Fundamentals Versus Liquidity

Markets took fright last week. The divergence between what fundamentals are telling us and what markets are doing has widened dramatically, but bulls will say don’t fight the Fed.  However, after an unprecedented run up from the late March lows, equity markets and risk assets appeared to react negatively to a sober assessment of the economic recovery by Fed Chair Powell at last week’s FOMC meeting. News of a renewed increase in Covid-19 infections in several parts of the US against the background of ongoing protests in the country, added to market nervousness.  On Thursday stocks registered their biggest sell off since March but recovered some composure at the end of the week. Volatility has increased and markets are looking far more nervous going into this week.

Exuberance by day traders who have been buying stocks while stuck in lockdown, with not much to do and government pay outs in hand, have been cited as one reason that equities, in particular those that were most beaten up and even in Chapter 11 bankruptcy, have rallied so strongly.  Many (those that prefer to look at fundamentals) believe this will end in tears, comparing the run up in some stocks to what happened just before the tech bubble burst in 2000/01.  The reality is probably somewhat more nuanced.  There’s definitely a lot of liquidity sloshing around, which to some extent is finding itself into the equity market even if the Fed would probably prefer that it went into the real economy.   However, buying stocks that have little intrinsic value is hard to justify and market jitters over the past week could send such investors back to the sidelines.

Stumbling blocks to markets such as concerns about a second wave of virus infections are very real, but the real question is whether this will do any more damage to the economy than has already happened.  In this respect, it seems highly unlikely that a second or even third round of virus cases will result in renewed lockdowns.  Better preparedness in terms of health care, contract tracing, and a general malaise from the public about being locked down, mean that there is no appetite for another tightening in social distancing restrictions.  The result is a likely increase in virus cases, but one that may not do as much economic damage.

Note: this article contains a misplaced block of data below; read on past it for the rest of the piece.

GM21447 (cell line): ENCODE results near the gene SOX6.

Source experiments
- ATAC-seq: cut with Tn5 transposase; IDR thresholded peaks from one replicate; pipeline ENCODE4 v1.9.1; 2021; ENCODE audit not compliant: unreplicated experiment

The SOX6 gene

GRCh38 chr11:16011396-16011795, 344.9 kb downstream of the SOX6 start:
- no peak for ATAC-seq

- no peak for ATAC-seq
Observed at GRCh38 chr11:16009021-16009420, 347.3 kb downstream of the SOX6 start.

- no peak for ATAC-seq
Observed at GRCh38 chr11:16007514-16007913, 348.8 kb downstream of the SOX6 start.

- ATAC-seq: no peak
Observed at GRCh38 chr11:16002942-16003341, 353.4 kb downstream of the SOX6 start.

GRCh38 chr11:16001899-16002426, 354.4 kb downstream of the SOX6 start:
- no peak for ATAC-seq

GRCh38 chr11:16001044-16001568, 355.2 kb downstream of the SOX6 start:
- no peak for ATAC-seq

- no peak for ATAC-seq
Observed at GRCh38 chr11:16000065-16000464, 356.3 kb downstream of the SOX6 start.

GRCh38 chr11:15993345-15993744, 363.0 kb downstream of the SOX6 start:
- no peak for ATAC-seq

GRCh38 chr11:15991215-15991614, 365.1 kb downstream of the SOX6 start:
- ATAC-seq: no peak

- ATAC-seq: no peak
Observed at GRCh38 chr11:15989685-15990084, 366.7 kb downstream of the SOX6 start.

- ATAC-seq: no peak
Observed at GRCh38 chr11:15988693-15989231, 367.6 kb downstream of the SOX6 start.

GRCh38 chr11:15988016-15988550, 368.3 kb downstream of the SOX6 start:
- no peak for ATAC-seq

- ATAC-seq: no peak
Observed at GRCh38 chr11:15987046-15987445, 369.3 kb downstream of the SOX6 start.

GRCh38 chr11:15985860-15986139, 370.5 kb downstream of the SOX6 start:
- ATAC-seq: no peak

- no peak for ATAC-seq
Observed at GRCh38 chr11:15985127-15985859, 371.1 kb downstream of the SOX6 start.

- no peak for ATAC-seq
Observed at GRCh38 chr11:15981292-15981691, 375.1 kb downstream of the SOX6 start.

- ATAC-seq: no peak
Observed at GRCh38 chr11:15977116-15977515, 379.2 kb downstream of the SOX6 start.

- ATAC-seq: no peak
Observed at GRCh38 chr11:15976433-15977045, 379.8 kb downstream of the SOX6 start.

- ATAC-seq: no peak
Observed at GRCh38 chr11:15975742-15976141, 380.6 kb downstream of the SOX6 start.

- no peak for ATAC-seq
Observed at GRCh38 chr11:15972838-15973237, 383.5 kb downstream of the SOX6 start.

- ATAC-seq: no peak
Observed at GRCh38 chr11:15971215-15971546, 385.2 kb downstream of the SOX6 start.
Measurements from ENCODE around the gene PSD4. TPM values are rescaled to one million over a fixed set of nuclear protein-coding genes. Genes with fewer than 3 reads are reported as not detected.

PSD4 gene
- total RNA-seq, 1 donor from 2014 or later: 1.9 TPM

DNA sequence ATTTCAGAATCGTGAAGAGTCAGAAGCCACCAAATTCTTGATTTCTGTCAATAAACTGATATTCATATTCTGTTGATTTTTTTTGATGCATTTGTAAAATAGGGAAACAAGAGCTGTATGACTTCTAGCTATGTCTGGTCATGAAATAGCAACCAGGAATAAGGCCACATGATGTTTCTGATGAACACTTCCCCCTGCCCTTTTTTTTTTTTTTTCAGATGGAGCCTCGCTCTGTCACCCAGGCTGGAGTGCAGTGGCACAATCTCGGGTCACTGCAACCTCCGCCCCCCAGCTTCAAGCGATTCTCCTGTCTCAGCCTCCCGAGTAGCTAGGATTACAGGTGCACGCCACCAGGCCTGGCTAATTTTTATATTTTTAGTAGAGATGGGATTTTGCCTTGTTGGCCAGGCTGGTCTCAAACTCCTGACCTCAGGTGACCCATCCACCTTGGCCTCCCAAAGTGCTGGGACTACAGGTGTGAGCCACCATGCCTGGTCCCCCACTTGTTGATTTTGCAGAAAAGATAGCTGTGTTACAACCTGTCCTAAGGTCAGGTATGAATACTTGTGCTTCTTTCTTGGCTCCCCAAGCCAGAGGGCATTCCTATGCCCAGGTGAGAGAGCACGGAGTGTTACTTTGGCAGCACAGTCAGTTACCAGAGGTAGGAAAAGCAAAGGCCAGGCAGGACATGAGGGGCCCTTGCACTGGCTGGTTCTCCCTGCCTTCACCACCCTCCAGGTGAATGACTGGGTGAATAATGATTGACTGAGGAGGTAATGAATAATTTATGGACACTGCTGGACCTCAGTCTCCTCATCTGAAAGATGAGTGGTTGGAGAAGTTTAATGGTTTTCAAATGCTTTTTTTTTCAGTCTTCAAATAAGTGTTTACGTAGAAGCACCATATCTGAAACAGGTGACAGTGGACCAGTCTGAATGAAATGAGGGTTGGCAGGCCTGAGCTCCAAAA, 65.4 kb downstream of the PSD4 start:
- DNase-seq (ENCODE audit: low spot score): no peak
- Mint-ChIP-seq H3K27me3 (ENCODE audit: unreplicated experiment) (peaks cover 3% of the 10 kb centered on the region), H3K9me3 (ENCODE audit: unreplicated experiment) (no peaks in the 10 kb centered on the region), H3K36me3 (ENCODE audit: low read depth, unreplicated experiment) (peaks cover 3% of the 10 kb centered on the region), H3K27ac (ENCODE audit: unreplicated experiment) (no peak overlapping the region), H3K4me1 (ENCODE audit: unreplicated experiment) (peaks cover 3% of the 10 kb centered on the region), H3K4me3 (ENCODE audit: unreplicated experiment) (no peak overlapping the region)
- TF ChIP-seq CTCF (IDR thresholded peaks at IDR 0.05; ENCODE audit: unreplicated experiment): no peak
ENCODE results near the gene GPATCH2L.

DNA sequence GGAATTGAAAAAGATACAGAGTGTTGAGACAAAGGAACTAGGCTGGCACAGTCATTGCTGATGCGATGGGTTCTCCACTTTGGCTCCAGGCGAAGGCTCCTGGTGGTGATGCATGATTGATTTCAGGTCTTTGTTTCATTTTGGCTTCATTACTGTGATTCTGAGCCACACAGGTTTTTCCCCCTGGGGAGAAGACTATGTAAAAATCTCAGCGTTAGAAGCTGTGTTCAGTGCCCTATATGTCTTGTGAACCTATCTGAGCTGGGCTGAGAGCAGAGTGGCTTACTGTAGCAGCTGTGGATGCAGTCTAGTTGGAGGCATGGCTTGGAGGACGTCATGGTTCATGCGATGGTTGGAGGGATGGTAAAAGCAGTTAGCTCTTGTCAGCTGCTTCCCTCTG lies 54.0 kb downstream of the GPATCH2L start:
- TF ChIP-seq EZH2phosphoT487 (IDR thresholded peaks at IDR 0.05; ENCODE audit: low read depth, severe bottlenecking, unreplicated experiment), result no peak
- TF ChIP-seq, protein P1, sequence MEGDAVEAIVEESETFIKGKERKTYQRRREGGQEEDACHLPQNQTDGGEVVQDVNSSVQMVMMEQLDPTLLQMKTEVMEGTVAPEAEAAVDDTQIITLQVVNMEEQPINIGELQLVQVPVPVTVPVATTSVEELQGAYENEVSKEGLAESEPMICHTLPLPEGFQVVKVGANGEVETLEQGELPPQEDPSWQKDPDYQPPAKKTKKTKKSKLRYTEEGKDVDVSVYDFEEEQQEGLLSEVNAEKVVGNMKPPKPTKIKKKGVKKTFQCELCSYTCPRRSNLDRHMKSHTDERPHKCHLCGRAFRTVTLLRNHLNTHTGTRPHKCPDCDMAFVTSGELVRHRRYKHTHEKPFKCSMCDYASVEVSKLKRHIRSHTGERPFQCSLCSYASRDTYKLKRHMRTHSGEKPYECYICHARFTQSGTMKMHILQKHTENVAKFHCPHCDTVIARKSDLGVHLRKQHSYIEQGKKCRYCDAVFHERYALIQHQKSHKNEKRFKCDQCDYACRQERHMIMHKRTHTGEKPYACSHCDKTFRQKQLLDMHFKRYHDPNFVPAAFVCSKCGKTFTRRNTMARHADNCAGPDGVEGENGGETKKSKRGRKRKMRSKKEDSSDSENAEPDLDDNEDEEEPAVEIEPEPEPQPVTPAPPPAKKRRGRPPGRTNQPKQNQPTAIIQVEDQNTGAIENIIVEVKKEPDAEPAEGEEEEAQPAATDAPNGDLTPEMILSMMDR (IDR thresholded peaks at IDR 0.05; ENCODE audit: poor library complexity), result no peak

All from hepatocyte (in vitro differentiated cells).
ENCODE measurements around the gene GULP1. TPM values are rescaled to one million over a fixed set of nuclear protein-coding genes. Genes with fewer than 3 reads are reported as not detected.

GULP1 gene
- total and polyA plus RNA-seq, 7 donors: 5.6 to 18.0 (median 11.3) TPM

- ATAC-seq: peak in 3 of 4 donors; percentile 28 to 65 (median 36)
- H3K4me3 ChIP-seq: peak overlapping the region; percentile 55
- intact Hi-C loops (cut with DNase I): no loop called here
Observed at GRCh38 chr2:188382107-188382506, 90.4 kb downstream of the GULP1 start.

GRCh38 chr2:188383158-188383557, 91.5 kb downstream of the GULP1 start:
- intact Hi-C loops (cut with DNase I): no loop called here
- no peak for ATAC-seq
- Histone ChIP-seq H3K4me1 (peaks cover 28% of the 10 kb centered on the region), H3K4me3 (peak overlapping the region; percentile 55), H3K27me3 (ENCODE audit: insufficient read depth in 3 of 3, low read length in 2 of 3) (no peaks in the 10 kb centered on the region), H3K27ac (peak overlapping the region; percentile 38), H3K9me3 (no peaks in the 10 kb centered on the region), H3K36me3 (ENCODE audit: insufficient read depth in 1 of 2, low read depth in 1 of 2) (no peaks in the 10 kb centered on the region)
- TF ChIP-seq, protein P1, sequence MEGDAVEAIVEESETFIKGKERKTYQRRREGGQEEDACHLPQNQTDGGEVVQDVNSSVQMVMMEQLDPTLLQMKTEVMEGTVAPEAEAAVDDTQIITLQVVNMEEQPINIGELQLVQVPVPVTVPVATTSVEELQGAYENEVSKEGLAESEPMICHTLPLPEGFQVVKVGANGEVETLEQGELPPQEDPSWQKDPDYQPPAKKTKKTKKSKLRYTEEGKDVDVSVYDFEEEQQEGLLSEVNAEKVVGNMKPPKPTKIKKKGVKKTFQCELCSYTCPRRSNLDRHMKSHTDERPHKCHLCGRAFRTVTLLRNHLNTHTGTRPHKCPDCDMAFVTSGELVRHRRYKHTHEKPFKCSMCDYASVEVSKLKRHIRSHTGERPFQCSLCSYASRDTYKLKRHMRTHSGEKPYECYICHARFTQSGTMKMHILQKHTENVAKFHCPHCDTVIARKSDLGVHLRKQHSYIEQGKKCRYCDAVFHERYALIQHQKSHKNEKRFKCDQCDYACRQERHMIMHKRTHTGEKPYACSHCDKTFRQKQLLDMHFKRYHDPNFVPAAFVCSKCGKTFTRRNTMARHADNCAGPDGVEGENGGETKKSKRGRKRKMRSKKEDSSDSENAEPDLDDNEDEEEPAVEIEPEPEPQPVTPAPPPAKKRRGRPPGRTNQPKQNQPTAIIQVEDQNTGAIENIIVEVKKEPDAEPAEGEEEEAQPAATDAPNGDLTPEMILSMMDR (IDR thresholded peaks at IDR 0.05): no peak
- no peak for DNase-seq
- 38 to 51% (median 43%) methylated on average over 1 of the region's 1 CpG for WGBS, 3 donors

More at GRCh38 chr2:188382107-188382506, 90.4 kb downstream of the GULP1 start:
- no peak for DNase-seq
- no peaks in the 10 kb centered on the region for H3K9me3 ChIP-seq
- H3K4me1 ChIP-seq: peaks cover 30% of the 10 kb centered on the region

Last week’s equity market stumble has helped the US dollar to find its feet again.  After looking oversold according to various technical indicators such as the Relative Strength Index (RSI) the dollar rallied against various currencies recently.  Sentiment for the dollar had become increasingly bearish (overly so in my view), with the sharp decline in US yields , reduced demand for dollars from central banks and companies globally amid an improvement in risk appetite weighing on the currency.  However, I think the dollar is being written off way to quickly.  Likely US economic and asset market outperformance suggests that the US dollar will not go down without a fight.

Chinese currency drops sharply

Once again the Chinese currency CNY dropped, this time recording its biggest drop in 2 years. The message is clear China wants to deter hot money inflows ahead of a potential band widening.

Weaker Chinese economic data is also undermining demand for the CNY from exporters while the Chinese authorities want to increase the volatility of the CNY and engineer a degree of two way risk.

Chinese officials have played down the drop in the CNY and CNH but nonetheless, markets are seeing it as a shift in policy following recently weaker economic data. China’s Finance Minister Lou Jiwei noted that that move in the yuan is “within normal range” an indication that officials are not particularly concerned about the currency.